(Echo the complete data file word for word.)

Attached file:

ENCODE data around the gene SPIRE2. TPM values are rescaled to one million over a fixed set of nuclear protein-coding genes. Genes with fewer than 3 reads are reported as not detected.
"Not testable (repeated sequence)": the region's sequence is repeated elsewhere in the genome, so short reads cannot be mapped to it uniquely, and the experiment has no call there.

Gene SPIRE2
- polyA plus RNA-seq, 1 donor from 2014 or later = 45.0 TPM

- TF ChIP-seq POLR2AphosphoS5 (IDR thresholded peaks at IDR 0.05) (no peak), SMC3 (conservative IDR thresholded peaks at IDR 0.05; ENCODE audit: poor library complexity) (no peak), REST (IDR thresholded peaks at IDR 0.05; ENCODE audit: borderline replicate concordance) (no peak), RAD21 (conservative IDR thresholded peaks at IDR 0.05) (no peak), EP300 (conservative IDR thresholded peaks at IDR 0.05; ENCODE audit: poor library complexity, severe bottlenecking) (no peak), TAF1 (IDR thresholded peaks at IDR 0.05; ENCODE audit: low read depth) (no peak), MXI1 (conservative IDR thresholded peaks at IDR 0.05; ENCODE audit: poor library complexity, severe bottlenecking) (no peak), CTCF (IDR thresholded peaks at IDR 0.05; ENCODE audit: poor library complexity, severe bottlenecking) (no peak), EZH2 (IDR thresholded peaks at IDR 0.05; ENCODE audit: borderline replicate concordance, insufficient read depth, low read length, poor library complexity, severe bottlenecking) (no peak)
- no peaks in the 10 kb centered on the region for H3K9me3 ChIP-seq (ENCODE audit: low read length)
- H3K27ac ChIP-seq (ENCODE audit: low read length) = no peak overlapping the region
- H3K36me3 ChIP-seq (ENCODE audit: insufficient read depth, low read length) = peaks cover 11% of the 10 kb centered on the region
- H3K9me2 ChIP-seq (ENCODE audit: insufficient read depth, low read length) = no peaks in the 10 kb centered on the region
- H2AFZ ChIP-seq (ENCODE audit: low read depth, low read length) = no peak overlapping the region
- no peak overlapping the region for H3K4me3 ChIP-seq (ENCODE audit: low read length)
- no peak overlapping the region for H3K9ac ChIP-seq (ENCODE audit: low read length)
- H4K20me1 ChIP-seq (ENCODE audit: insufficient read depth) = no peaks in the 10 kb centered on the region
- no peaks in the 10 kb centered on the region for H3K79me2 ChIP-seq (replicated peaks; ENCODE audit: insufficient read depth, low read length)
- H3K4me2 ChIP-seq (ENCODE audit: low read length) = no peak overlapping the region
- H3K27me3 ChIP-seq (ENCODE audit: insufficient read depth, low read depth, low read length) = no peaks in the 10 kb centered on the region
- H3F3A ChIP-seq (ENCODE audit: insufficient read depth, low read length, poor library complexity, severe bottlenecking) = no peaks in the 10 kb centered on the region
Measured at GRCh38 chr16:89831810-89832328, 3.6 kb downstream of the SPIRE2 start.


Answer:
ENCODE data around the gene SPIRE2. TPM values are rescaled to one million over a fixed set of nuclear protein-coding genes. Genes with fewer than 3 reads are reported as not detected.
"Not testable (repeated sequence)": the region's sequence is repeated elsewhere in the genome, so short reads cannot be mapped to it uniquely, and the experiment has no call there.

Gene SPIRE2
- polyA plus RNA-seq, 1 donor from 2014 or later = 45.0 TPM

- TF ChIP-seq POLR2AphosphoS5 (IDR thresholded peaks at IDR 0.05) (no peak), SMC3 (conservative IDR thresholded peaks at IDR 0.05; ENCODE audit: poor library complexity) (no peak), REST (IDR thresholded peaks at IDR 0.05; ENCODE audit: borderline replicate concordance) (no peak), RAD21 (conservative IDR thresholded peaks at IDR 0.05) (no peak), EP300 (conservative IDR thresholded peaks at IDR 0.05; ENCODE audit: poor library complexity, severe bottlenecking) (no peak), TAF1 (IDR thresholded peaks at IDR 0.05; ENCODE audit: low read depth) (no peak), MXI1 (conservative IDR thresholded peaks at IDR 0.05; ENCODE audit: poor library complexity, severe bottlenecking) (no peak), CTCF (IDR thresholded peaks at IDR 0.05; ENCODE audit: poor library complexity, severe bottlenecking) (no peak), EZH2 (IDR thresholded peaks at IDR 0.05; ENCODE audit: borderline replicate concordance, insufficient read depth, low read length, poor library complexity, severe bottlenecking) (no peak)
- no peaks in the 10 kb centered on the region for H3K9me3 ChIP-seq (ENCODE audit: low read length)
- H3K27ac ChIP-seq (ENCODE audit: low read length) = no peak overlapping the region
- H3K36me3 ChIP-seq (ENCODE audit: insufficient read depth, low read length) = peaks cover 11% of the 10 kb centered on the region
- H3K9me2 ChIP-seq (ENCODE audit: insufficient read depth, low read length) = no peaks in the 10 kb centered on the region
- H2AFZ ChIP-seq (ENCODE audit: low read depth, low read length) = no peak overlapping the region
- no peak overlapping the region for H3K4me3 ChIP-seq (ENCODE audit: low read length)
- no peak overlapping the region for H3K9ac ChIP-seq (ENCODE audit: low read length)
- H4K20me1 ChIP-seq (ENCODE audit: insufficient read depth) = no peaks in the 10 kb centered on the region
- no peaks in the 10 kb centered on the region for H3K79me2 ChIP-seq (replicated peaks; ENCODE audit: insufficient read depth, low read length)
- H3K4me2 ChIP-seq (ENCODE audit: low read length) = no peak overlapping the region
- H3K27me3 ChIP-seq (ENCODE audit: insufficient read depth, low read depth, low read length) = no peaks in the 10 kb centered on the region
- H3F3A ChIP-seq (ENCODE audit: insufficient read depth, low read length, poor library complexity, severe bottlenecking) = no peaks in the 10 kb centered on the region
Measured at GRCh38 chr16:89831810-89832328, 3.6 kb downstream of the SPIRE2 start.